3 Unfair Advantages That Made Me $10K in 6 Months as a New Freelancer

You don’t have to “start small” if you follow these steps.

3 Unfair Advantages That Made Me $10K in 6 Months as a New Freelancer
Image created by the author.

You don’t have to “start small” if you follow these steps.

When I started my freelancing journey in January 2021, I didn’t list myself on Upwork and take the route most new freelancers do.

I started working with a premium client right in my first month. And this happened because I had three unfair advantages that I’m going to discuss in this post. You can steal them from me and make them your own.

Before we get started, here’s how I define premium gigs:

  • Your client expects solutions to challenging problems and urges you to think out of the box.
  • You have a more “complex” role that doesn’t involve simply writing. Often, your decisions can change the direction of the company.
  • They are long-term contracts with incremental “salaries.”

If you’re a new freelancer tired of selling your soul for a few dollars, this article is just for you. Here’s how I landed a premium client for my very first gig that paid me more than $10,000 USD in 6 months.

1. I wrote for free for 6 months

Technically, I didn’t write for free. I wrote on Medium. The partner program paid me decent amounts for the effort I invested.

When I wrote on Medium for 6 months, I wasn’t simply writing 30 stories a month for $200. I was building my brand, picking my niche, and establishing myself as an expert in a field.

This, combined with the fact that articles published on Medium are treated with respect in the writing world (compared to writing on your own blog that has 1000 monthly visitors), and I was effectively building my resume by writing on Medium.

My profile caught the attention of a company owner I’d been talking with. They offered to hire me at an amount almost thrice of what I was earning on Medium at that time for doing a fifth of the work. There was no reason I’d say no!

How you can apply this

  • Pick a platform and start writing articles on any topic you wish.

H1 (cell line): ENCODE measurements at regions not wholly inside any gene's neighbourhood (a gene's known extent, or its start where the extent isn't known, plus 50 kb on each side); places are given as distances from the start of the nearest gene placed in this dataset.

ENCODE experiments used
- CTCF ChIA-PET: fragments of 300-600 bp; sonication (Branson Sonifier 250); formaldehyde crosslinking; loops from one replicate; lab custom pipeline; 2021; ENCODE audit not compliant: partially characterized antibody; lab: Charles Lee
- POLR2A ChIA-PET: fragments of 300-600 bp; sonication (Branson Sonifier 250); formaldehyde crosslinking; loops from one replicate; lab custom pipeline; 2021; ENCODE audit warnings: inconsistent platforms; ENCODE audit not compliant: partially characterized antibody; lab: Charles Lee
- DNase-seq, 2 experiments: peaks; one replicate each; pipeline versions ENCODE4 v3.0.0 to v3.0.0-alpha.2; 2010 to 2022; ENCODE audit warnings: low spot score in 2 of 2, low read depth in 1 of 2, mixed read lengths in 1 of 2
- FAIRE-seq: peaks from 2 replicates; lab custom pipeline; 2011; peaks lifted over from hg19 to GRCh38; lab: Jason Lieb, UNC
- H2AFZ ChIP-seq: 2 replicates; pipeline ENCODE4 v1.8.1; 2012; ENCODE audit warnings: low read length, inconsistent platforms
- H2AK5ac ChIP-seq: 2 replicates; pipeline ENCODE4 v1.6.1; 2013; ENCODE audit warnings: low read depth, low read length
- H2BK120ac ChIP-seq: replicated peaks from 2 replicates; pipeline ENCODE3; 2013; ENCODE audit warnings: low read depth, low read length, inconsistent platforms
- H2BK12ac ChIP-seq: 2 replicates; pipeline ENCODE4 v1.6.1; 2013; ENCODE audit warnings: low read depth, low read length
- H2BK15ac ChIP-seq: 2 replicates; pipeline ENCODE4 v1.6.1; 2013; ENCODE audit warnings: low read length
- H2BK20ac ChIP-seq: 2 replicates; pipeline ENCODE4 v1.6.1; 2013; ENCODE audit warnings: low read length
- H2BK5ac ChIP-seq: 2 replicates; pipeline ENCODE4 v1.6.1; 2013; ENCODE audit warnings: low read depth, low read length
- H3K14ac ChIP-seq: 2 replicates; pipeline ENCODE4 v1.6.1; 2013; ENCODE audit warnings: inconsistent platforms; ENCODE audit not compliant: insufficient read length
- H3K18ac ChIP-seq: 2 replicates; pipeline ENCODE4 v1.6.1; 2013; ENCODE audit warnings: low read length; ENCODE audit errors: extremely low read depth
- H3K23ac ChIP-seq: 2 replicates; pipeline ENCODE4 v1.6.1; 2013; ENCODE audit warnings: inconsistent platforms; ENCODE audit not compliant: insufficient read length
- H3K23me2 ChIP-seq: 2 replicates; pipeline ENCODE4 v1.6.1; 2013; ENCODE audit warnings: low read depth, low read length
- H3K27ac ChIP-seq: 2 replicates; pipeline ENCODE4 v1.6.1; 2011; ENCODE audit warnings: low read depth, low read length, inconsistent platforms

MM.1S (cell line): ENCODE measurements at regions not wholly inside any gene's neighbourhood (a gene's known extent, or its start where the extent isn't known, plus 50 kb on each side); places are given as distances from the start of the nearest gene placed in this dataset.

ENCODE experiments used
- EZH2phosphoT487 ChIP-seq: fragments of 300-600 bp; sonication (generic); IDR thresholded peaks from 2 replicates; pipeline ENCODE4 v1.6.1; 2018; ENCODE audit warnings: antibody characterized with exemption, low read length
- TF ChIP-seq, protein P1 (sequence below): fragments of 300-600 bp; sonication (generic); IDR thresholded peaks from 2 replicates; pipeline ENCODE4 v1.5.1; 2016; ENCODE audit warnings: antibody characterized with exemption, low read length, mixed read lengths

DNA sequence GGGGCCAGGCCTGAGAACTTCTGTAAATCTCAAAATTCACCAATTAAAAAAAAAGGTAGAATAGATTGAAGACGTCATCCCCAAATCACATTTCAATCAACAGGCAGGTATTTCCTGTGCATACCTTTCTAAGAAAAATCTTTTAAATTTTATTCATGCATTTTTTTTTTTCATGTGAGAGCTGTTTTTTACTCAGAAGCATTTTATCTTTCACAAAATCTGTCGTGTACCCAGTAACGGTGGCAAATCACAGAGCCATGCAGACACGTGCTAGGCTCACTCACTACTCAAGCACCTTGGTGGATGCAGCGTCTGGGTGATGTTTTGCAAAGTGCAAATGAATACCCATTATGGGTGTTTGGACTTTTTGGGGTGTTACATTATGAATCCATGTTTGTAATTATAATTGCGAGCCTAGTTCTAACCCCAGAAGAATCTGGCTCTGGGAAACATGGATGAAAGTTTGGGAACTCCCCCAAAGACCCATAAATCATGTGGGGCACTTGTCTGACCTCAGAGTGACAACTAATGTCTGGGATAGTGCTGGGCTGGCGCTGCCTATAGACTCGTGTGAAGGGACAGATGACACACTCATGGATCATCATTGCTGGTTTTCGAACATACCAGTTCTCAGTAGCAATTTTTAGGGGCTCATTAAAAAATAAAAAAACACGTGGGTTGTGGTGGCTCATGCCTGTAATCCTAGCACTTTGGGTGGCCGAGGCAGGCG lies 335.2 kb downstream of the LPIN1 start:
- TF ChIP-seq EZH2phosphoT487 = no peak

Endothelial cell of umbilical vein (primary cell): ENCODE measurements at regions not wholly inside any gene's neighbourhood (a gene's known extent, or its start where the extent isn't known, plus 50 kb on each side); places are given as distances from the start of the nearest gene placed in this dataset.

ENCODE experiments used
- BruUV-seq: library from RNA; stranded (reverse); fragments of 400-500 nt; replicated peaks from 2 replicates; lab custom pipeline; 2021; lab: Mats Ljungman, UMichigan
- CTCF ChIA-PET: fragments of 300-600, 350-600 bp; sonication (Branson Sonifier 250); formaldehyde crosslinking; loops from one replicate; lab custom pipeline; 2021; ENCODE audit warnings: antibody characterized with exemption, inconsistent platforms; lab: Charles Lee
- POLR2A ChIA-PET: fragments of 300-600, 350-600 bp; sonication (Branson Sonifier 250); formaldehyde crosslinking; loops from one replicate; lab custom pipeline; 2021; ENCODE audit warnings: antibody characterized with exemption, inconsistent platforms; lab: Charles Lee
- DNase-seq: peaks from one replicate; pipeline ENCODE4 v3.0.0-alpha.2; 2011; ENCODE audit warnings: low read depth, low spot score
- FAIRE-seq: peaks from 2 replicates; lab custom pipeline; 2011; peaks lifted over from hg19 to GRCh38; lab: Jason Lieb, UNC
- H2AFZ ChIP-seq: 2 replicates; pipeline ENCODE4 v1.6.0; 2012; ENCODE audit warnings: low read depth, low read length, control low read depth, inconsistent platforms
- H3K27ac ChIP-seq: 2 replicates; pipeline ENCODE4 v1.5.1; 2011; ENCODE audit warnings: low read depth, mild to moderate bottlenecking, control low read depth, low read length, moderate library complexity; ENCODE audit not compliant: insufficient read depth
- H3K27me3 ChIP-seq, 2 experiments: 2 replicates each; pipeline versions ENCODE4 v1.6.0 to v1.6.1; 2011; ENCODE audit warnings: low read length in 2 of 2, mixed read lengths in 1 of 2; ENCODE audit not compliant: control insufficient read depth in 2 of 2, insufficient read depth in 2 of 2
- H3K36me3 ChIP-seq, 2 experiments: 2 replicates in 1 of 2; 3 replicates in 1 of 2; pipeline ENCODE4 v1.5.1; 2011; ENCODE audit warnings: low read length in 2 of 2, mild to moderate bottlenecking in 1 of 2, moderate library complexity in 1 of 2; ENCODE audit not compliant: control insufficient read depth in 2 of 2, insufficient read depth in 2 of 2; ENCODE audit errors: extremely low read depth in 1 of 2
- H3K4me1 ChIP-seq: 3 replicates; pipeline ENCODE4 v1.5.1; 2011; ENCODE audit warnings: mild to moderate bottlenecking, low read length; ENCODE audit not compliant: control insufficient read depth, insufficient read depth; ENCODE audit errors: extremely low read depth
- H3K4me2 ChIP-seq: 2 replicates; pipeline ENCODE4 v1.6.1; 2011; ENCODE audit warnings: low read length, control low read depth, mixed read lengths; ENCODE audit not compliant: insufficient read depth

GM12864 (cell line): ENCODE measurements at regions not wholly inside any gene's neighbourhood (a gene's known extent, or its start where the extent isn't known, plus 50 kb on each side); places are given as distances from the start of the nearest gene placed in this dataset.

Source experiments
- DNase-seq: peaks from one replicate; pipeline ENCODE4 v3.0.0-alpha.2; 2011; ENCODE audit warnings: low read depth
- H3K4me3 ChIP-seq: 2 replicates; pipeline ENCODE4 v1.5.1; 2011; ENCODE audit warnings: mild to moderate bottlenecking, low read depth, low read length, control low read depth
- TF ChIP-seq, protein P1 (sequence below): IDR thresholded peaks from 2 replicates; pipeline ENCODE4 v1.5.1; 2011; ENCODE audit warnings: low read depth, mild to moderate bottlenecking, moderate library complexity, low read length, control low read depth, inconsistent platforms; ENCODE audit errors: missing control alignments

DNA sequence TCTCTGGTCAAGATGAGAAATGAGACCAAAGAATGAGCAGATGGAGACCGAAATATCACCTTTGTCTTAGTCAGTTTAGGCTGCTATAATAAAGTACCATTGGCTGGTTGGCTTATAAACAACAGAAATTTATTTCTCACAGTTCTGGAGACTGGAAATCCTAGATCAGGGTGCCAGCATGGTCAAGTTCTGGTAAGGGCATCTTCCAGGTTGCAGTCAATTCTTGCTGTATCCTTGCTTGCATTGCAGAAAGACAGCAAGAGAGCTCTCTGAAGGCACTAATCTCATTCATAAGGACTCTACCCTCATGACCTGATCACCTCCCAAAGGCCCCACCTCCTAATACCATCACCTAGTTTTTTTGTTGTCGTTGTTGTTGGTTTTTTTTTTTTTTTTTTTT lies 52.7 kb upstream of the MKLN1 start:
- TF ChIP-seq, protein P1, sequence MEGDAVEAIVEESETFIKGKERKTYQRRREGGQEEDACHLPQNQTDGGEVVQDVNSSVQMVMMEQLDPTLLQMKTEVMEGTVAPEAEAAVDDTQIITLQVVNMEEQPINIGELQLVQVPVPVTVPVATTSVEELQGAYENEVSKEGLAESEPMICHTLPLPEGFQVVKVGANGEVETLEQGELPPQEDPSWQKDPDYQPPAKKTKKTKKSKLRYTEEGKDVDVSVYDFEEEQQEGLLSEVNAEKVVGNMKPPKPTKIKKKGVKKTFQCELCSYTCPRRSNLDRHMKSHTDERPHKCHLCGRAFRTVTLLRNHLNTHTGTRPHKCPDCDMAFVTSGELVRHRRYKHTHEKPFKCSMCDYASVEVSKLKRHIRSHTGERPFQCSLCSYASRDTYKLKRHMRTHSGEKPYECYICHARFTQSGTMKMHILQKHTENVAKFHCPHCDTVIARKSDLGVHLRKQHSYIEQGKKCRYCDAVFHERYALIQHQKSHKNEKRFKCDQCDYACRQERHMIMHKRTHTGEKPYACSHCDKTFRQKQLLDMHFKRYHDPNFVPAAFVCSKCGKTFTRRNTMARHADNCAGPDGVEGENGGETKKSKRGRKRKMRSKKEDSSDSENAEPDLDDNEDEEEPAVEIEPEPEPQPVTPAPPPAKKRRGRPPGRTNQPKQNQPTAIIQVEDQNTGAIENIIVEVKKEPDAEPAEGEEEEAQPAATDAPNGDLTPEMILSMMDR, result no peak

• After you’ve written 50 or 100 articles, go through your stats and analyze which articles are doing well.
  • Note down the topic and the style of writing in the top 20 highest performing articles, and narrow down on what’s common between them.
  • This will answer the million-dollar question: What does my audience want from me? This is your niche, the field you can claim expertise on.
  • Then, you can zero in on your niche and keep producing quality articles.
  • Soon, your backlog of articles will serve as a virtual resume, and you can share this with any prospective freelance client you talk to.

I stole this system from Nicolas Cole and personalized it to suit my talents and needs. Feel free to steal it from me and make it yours.

2. I talked to people without any expectation

Many of the freelancers I talked to don’t really jump into a meeting unless it’s absolutely necessary.

I, on the other hand, jumped into every survey call, every networking session, every “office hours” I got invited to. Once I was in a meeting, all I had to do was to put forth my views when a relevant topic was being discussed, bang, an impression was made.

I’ve had people reach out to me on LinkedIn or Instagram after a meeting, saying they agreed on what I had to say about some topic and would be interested in talking further. Such conversations can turn into job interviews if you treat them right.